2. 2. (3) Long elaborate explanations of the intricacies of grammar are given. (4) Grammar provides the rules for putting words together, and instruction often focuses on the form and inflection of words. (5) Reading of difficult classical texts is begun early. (6) Little attention is paid to the content of texts, which are treated as exercises in grammatical analysis. (7) Often the only drills are exercises in translating disconnected sentences from the target language into the mother tongue. (8) Little or no attention is given to pronunciation. It is ironic that this method has until very recently been so stalwart among many competing models. It does virtually nothing to enhance a student's communicative ability in the language. It is quot;remembered with distaste by thousands of school learners, for whom foreign learning meant a tedious experience of memorizing endless lists of unusable grammar rules and vocabulary and attempting to produce perfect translations of stilted or literary prosequot; (Richards and Rodgers, 1986:4). On the other hand, one can understand why Grammar Translation is so popular. It requires few specialized skills on the part of teachers. Tests of grammar rules and of translations are easy to construct and can be objectively scored. Many standardized tests of foreign languages still do not attempt to tap into communicative abilities, so students have little motivation to go beyond grammar analogies, translations, and rote exercises. And it is some-times successful in leading a student toward a reading knowledge of a second language. But, as Richards and Rodgers (1986:5) point out, quot;it has no advo-cates. It is a method for which there is no theory. There is no literature that offers a rationale or justification for it or that attempts to relate it to issues in linguistics, psychology, or educational theory.quot; As you continué to examine language teaching methodology in this book, I think you will understand more fully the quot;theory-lessnessquot; of the Grammar Translation Method. The Grammar- Translation Method Background The Grammar-Translation Method was developed in the i8th century and was introduced as a way of teaching modern languages to school children. The method itself carne from the way individual learners studied classical languages such 2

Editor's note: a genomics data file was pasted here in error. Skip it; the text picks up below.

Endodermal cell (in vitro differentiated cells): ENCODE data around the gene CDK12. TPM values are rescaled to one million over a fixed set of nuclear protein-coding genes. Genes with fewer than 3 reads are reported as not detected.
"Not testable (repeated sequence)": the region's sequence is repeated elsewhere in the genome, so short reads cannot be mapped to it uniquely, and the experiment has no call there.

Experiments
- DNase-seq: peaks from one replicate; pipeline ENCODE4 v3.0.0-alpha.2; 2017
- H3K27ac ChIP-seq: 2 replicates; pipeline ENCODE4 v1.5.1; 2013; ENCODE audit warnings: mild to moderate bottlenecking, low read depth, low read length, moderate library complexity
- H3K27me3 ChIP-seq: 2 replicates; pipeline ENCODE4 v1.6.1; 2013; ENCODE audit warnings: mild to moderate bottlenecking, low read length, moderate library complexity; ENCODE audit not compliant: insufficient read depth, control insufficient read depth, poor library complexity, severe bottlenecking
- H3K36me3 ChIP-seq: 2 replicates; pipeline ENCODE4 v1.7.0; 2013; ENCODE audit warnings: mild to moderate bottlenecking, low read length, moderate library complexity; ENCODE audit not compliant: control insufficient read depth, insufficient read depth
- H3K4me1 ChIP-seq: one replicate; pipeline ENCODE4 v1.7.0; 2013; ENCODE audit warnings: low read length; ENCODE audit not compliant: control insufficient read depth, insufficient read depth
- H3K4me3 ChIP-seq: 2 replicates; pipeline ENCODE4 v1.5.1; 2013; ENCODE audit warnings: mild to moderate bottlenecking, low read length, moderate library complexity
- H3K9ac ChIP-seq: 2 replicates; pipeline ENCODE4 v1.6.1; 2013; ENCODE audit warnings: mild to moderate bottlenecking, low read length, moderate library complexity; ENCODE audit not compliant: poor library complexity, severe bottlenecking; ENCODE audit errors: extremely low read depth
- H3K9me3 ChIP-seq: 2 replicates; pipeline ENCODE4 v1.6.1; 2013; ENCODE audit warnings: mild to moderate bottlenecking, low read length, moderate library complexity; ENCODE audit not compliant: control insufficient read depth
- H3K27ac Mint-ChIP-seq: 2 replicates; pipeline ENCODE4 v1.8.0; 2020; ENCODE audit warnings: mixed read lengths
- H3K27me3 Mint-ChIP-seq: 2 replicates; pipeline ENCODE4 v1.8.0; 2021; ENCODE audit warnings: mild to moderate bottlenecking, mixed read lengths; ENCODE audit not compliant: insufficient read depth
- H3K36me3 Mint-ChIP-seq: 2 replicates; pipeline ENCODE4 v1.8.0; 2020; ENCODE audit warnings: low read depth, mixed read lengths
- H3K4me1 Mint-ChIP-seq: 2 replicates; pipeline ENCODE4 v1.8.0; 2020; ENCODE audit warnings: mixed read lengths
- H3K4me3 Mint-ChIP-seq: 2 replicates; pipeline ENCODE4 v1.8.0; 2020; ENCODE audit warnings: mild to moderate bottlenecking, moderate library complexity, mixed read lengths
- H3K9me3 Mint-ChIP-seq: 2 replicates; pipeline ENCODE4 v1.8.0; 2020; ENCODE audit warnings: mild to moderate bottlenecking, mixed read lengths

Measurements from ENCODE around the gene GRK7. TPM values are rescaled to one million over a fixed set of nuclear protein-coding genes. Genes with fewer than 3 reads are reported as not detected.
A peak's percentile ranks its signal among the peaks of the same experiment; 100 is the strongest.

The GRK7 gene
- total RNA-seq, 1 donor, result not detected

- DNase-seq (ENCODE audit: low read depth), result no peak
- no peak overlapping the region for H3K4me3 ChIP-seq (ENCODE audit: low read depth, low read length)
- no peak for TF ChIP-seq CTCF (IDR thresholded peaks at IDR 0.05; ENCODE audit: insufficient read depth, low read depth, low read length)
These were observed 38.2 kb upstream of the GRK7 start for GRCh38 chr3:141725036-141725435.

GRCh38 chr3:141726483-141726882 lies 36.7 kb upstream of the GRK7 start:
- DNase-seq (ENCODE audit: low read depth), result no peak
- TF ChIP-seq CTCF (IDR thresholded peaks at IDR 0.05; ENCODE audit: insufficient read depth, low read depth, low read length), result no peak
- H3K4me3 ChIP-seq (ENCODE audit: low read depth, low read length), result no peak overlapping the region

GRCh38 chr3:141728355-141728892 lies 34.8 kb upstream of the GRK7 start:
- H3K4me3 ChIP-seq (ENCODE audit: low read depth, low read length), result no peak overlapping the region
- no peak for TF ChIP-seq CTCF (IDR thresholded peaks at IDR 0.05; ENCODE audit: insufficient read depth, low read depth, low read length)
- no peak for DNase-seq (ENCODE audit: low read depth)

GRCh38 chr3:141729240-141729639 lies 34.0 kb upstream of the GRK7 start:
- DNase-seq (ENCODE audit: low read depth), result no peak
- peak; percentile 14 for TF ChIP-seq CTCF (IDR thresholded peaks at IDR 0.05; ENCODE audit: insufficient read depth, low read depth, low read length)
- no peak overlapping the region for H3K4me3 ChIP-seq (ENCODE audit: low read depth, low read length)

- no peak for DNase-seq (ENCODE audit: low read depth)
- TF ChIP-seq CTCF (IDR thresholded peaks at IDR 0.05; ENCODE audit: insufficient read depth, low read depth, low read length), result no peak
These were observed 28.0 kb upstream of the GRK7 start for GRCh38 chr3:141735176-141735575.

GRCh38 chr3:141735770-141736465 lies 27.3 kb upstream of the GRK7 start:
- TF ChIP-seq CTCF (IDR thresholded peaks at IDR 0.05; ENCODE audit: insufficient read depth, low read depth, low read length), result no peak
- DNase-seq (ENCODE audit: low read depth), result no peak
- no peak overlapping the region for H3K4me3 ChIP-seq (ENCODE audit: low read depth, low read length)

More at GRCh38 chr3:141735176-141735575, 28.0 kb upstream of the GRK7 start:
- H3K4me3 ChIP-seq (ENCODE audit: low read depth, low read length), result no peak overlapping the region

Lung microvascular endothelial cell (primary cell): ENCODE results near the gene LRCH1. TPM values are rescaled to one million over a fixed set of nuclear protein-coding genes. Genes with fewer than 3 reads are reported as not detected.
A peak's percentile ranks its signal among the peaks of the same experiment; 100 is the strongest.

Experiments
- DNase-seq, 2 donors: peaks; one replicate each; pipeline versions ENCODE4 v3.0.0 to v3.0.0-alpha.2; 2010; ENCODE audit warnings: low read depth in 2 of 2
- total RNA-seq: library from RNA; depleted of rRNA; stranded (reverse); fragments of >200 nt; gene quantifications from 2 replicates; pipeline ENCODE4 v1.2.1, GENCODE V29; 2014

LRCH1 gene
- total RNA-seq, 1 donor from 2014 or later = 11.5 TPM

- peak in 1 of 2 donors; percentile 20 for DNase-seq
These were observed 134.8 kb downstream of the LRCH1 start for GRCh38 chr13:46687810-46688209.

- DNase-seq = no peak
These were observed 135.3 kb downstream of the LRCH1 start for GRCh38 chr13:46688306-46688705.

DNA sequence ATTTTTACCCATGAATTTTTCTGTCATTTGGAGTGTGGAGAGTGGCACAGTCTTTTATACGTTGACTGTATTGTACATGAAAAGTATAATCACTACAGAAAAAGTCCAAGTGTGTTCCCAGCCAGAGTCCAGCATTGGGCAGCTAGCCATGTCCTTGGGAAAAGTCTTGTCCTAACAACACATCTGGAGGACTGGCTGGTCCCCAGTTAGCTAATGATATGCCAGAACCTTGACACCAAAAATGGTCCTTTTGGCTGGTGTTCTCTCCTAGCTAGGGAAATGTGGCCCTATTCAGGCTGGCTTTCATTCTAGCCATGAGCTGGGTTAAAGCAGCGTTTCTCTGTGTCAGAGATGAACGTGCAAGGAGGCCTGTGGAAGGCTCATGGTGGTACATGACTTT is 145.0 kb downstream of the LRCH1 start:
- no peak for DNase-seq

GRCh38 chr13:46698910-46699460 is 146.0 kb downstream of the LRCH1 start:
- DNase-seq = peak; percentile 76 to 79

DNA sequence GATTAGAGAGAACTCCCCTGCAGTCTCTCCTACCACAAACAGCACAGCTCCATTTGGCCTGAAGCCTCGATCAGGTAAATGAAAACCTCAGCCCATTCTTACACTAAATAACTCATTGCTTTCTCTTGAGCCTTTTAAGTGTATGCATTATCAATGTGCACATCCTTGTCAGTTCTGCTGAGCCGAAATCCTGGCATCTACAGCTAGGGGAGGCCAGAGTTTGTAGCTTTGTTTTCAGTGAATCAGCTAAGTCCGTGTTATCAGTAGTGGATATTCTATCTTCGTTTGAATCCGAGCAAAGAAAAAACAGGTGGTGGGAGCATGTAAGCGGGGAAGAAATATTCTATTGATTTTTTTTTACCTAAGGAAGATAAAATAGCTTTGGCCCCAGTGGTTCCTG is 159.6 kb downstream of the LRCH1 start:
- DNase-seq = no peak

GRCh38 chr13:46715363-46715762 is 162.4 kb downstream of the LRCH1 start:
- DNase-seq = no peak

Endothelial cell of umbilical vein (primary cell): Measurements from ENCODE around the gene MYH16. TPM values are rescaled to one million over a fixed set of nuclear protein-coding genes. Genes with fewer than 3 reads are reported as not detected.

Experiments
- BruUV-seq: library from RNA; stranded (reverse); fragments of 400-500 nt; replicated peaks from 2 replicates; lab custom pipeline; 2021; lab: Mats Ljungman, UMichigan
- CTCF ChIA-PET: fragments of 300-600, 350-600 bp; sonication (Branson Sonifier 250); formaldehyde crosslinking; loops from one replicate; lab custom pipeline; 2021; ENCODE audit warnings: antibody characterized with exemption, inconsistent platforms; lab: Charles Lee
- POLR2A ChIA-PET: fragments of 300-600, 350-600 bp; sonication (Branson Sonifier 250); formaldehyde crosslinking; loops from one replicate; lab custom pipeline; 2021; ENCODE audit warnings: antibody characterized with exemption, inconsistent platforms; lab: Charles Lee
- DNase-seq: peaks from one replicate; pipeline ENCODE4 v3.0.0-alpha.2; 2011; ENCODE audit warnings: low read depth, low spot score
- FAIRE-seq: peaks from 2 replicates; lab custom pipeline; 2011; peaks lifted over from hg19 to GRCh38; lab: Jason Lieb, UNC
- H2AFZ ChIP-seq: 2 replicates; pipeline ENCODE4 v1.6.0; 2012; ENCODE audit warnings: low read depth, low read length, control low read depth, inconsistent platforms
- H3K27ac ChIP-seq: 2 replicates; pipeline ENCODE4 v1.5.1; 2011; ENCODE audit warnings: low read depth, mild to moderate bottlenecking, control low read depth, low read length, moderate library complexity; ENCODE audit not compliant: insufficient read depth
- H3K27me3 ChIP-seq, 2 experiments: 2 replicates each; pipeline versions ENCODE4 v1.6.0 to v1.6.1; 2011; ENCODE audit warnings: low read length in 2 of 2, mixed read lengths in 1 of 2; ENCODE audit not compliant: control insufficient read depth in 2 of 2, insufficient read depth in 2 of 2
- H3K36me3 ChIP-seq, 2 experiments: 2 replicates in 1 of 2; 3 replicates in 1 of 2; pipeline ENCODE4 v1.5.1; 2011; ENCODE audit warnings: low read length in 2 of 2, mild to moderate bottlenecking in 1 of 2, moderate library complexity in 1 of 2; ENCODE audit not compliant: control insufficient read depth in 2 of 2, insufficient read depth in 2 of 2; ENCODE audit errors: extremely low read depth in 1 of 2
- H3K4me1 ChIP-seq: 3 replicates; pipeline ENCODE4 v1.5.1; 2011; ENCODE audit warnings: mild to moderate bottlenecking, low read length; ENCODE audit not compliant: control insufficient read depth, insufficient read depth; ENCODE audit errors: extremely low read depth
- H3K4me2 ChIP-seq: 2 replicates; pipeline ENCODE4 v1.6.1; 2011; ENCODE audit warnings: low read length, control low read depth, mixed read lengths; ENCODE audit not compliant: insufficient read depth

3. 3. as Greek and Latín. This was done mainly by studying the grammar ¡n detail and translating texts from the original into the learner's language. Features Sentences and longer texts are translated both to and from the learner's first language. Little or no attention is paid to the ability to speak or com-municate. Long lists of words are commonly memorized without being used in a sentence. Grammar rules are given a lot of attention, especially word endings and sentence formation. The teacher does not have to be able to speak the target language in order to teach. Current status Grammar-translation is still used to some extent in more traditional schools. Here are some problems that can occur: - Learners learn about the language, rather than how to use the language. - Learners do not get much, if any, opportunity to develop listening and speaking skills. -Vocabulary is made more difficult to use because it is usually taught inisolated lists. - Using correct grammar is given more emphasis than being able to communicate with someone. - The attention given to grammatical accuracy and translation may be demotivating for some learners. One advantage the method does have is that teachers develop an awareness of grammar rules, which is not necessarily the case with Communicative Language Teaching (CLT). One feature of the Grammar-Translation Method which is still in general use is the translation of words and phrases from the target language into the learners' first language. This can be an efficient way of learning some types of vocabulary and a help in learning some grammatical structures. On the other hand, it is not always possible to translate a word or structures accurately and the act of translating limits the extent to which learners think in English. 3